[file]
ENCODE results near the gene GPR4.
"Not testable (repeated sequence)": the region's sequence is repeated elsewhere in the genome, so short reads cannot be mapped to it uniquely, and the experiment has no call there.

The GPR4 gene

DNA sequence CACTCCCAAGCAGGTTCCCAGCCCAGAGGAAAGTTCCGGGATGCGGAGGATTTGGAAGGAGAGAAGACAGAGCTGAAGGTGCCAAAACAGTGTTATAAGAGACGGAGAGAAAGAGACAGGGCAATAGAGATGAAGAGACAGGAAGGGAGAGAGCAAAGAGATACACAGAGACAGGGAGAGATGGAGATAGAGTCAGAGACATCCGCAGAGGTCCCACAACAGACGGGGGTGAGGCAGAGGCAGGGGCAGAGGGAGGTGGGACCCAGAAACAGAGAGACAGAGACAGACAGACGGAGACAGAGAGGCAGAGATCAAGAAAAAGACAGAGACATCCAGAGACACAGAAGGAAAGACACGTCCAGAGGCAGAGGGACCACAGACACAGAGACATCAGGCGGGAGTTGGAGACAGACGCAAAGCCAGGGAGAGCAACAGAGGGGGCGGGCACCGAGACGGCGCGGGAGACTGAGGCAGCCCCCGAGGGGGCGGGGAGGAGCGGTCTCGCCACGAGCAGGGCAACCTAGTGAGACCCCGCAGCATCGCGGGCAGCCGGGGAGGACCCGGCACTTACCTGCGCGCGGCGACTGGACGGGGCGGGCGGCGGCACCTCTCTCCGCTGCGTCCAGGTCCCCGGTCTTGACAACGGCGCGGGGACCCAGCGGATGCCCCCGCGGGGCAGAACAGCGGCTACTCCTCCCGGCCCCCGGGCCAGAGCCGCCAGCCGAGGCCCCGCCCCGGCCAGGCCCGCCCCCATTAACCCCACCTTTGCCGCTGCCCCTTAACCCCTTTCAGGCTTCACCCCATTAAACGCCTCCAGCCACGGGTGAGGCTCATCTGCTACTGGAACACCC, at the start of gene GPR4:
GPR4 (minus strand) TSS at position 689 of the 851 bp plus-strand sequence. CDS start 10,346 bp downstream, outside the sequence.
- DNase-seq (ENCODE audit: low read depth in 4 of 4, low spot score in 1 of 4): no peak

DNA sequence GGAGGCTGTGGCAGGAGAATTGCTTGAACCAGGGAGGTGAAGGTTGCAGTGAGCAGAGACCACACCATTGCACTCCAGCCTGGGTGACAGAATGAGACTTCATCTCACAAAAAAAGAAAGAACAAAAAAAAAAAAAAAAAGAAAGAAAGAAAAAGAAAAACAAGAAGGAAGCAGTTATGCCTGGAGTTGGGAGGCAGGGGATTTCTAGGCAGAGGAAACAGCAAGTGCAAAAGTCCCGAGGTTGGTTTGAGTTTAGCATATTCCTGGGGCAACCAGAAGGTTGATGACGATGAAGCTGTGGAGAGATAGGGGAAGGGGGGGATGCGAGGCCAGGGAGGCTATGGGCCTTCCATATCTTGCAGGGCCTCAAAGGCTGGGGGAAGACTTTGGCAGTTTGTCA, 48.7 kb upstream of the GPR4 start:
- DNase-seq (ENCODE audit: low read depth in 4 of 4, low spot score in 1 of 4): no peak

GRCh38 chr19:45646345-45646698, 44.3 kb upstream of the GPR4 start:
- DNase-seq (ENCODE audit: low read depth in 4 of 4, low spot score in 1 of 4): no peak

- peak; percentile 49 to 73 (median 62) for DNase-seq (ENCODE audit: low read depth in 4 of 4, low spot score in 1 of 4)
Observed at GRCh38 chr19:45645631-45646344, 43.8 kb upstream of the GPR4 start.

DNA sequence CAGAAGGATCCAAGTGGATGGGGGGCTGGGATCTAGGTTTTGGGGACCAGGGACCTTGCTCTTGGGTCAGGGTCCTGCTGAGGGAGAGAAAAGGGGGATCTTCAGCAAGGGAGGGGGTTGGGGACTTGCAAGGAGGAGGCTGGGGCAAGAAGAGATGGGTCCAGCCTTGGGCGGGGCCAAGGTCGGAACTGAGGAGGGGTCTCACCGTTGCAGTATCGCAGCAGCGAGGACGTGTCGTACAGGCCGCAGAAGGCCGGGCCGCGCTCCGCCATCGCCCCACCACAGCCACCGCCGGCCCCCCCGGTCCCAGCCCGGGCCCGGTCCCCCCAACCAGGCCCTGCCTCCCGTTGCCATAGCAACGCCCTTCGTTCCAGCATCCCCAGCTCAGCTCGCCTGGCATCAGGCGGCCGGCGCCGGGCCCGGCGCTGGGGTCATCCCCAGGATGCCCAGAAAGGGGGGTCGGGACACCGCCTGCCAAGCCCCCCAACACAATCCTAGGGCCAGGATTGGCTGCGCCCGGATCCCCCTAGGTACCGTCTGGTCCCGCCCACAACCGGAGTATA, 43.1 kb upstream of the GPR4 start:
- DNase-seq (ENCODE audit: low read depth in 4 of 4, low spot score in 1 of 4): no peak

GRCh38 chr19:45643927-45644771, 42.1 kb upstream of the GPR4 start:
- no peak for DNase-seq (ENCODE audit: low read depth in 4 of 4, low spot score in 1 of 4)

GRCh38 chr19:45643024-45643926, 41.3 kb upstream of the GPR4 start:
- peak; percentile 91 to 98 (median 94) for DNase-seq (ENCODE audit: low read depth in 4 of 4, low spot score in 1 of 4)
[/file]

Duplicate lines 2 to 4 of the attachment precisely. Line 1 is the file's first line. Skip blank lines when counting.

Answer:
"Not testable (repeated sequence)": the region's sequence is repeated elsewhere in the genome, so short reads cannot be mapped to it uniquely, and the experiment has no call there.

The GPR4 gene

DNA sequence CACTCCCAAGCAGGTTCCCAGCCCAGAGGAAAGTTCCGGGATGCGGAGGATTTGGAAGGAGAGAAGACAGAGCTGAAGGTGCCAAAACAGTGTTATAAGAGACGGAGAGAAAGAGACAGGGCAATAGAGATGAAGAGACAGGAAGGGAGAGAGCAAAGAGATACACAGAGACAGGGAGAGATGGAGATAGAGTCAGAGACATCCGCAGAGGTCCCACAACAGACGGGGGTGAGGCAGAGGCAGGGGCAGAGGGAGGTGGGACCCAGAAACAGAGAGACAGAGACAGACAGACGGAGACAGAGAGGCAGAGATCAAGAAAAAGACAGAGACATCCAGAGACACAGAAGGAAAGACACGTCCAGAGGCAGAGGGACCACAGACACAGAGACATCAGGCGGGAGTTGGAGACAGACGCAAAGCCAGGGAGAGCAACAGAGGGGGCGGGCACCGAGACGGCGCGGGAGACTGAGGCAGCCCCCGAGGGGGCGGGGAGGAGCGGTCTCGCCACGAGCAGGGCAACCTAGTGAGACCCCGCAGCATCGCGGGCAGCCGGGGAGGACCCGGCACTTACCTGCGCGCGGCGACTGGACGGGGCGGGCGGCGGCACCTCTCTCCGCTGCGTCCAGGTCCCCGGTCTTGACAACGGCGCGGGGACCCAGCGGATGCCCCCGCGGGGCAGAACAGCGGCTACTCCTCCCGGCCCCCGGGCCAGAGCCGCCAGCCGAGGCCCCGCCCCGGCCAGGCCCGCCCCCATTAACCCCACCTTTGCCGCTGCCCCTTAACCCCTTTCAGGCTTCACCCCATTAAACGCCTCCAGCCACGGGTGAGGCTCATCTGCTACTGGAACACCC, at the start of gene GPR4: